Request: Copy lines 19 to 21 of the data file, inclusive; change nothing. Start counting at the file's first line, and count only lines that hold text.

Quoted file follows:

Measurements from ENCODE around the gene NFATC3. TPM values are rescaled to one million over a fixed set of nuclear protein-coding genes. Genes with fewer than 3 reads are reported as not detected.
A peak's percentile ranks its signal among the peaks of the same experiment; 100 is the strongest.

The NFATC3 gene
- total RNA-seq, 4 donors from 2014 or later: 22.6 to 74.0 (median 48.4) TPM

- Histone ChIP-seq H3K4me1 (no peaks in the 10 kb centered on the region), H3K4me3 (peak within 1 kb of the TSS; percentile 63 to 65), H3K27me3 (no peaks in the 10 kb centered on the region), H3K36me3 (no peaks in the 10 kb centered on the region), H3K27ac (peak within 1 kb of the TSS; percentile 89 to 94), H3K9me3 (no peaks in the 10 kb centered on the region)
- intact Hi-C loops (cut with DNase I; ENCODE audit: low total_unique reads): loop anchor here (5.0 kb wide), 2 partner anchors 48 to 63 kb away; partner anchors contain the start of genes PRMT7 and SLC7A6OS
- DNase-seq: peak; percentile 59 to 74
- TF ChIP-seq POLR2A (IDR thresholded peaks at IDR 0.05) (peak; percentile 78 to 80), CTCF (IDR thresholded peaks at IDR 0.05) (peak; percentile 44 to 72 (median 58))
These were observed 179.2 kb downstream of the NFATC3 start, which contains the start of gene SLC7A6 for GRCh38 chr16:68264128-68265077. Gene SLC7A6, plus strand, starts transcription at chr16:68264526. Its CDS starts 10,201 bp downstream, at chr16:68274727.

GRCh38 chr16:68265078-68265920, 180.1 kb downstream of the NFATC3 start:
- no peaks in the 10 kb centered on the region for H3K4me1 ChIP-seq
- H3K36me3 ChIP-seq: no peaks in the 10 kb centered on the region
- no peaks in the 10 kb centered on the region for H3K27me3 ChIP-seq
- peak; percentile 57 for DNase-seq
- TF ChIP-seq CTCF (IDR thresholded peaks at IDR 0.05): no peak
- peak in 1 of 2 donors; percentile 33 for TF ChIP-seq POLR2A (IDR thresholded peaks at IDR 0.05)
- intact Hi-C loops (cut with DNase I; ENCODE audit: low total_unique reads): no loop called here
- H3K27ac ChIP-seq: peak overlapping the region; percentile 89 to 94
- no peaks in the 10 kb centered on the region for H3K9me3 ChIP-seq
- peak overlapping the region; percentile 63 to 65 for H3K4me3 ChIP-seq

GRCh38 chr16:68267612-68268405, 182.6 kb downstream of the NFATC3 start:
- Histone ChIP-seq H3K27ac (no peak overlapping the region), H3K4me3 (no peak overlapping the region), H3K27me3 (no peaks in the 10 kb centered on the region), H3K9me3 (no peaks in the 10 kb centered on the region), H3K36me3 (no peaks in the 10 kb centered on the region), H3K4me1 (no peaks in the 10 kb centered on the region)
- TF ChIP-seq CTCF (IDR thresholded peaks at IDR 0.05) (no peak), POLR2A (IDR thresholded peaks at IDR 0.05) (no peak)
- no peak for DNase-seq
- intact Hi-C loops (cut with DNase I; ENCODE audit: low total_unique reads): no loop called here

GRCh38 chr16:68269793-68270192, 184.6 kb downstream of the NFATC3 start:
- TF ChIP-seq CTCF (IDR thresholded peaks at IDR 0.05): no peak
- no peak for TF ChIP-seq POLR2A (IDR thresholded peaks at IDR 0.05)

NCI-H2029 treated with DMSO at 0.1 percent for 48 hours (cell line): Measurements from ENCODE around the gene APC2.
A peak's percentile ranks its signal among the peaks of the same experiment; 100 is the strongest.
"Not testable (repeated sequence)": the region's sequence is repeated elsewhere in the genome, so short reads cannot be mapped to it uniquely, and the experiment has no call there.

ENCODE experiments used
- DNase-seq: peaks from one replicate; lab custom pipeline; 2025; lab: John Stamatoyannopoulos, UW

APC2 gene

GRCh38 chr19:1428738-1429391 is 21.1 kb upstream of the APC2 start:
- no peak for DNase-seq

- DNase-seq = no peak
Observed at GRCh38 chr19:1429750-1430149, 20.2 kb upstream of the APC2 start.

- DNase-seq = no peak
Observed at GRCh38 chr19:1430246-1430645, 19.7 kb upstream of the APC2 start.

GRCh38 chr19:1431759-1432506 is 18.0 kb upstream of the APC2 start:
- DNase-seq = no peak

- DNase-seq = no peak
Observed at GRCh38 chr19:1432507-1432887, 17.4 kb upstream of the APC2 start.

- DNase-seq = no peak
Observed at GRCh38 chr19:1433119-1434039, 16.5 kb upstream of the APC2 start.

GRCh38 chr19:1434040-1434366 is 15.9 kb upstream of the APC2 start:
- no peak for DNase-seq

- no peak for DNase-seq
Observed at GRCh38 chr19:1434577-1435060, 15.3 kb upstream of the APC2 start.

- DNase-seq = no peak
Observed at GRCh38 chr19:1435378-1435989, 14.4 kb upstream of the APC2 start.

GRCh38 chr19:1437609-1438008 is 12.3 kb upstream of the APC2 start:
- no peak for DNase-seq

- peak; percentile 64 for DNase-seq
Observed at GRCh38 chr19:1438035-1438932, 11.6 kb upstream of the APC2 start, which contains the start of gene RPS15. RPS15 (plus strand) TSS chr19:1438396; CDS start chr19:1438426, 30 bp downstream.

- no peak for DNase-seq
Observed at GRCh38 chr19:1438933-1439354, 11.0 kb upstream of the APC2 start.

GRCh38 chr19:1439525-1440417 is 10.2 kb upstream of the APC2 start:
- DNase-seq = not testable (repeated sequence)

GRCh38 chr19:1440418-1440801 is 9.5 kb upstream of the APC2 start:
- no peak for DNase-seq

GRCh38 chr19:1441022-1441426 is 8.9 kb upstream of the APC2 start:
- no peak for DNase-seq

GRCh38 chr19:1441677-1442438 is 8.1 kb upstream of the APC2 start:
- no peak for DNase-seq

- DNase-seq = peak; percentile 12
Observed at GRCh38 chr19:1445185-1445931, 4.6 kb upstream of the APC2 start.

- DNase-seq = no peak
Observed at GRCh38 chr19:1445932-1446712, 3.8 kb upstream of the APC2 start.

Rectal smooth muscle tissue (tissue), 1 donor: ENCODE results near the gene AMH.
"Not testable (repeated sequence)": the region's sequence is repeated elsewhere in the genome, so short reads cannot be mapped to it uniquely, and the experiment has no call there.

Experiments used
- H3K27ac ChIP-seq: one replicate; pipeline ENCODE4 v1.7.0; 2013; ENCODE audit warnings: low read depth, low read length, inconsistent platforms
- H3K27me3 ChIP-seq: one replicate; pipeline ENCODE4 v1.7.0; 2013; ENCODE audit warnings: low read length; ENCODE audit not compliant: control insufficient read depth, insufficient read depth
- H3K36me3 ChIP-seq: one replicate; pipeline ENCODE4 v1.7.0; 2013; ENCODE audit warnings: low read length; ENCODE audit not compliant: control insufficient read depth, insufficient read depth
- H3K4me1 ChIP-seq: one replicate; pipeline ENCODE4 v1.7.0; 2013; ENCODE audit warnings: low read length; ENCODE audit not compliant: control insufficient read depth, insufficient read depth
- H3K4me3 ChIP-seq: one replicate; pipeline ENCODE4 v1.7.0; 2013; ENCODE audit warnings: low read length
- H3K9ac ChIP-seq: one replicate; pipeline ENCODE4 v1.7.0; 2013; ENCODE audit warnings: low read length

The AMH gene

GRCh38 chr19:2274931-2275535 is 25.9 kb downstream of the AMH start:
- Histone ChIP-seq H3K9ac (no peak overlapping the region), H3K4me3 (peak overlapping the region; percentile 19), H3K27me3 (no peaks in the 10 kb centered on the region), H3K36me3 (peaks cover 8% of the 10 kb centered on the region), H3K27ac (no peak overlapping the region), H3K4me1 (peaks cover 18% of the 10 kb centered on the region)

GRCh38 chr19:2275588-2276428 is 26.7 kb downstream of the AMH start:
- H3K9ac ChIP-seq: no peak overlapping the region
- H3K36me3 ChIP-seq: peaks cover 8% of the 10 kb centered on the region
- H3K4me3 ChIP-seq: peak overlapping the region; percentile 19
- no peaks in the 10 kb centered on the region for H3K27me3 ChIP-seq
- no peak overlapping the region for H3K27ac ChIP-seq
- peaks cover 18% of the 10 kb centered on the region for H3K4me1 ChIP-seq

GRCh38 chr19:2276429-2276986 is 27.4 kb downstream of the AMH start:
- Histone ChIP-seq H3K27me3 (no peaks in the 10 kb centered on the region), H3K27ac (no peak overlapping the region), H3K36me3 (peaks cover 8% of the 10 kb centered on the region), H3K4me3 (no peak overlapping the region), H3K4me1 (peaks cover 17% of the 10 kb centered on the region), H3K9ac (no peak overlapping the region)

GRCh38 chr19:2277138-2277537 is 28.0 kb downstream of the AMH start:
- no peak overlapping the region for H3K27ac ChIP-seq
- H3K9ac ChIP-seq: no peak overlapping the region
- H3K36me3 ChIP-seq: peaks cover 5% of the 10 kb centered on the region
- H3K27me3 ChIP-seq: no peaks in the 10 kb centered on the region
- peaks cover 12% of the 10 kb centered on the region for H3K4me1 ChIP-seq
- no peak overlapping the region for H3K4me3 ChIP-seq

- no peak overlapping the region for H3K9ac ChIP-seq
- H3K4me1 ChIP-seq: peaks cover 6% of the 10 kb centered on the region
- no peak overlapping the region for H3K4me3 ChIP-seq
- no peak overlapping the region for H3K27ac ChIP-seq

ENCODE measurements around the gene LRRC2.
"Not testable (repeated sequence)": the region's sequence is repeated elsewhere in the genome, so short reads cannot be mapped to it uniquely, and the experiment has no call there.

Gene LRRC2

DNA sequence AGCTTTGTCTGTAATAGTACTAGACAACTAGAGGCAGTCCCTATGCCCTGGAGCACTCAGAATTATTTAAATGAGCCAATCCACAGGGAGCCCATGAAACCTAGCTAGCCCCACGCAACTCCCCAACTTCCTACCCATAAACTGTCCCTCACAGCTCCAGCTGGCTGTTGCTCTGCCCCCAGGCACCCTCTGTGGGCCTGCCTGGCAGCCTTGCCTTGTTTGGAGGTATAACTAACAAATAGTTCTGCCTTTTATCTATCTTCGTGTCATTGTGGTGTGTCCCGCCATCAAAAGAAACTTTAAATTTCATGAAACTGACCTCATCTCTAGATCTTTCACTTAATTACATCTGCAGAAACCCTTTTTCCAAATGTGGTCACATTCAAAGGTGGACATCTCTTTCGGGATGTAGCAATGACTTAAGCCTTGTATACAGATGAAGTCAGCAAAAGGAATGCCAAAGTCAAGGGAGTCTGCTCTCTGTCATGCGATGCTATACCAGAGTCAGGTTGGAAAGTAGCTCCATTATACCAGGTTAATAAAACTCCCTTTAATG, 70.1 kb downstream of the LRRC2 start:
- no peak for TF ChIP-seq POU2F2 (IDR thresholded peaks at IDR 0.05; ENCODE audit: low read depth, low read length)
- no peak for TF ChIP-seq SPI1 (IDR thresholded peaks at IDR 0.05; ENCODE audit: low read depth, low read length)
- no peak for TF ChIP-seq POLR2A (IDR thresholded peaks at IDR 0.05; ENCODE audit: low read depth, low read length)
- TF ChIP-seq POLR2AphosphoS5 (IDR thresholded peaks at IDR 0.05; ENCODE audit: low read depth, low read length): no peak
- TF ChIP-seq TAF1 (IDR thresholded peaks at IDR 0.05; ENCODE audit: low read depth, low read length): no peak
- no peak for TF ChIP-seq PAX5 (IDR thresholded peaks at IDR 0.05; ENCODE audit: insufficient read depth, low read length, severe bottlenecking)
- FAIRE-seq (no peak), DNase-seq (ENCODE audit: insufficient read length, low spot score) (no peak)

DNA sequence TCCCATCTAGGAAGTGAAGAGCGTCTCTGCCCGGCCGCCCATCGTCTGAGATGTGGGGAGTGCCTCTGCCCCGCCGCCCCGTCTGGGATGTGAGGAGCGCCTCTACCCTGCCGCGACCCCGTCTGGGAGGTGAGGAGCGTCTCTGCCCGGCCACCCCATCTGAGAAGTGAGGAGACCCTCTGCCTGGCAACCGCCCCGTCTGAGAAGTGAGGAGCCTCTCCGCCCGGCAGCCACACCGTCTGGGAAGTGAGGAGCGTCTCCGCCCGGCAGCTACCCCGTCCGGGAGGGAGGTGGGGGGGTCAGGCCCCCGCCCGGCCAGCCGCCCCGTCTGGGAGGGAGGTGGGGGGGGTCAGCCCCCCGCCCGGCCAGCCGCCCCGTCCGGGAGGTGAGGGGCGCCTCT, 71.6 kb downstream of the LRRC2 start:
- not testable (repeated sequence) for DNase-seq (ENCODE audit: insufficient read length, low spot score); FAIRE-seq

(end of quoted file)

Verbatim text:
- no peaks in the 10 kb centered on the region for H3K9me3 ChIP-seq
- peak overlapping the region; percentile 63 to 65 for H3K4me3 ChIP-seq

GRCh38 chr16:68267612-68268405, 182.6 kb downstream of the NFATC3 start: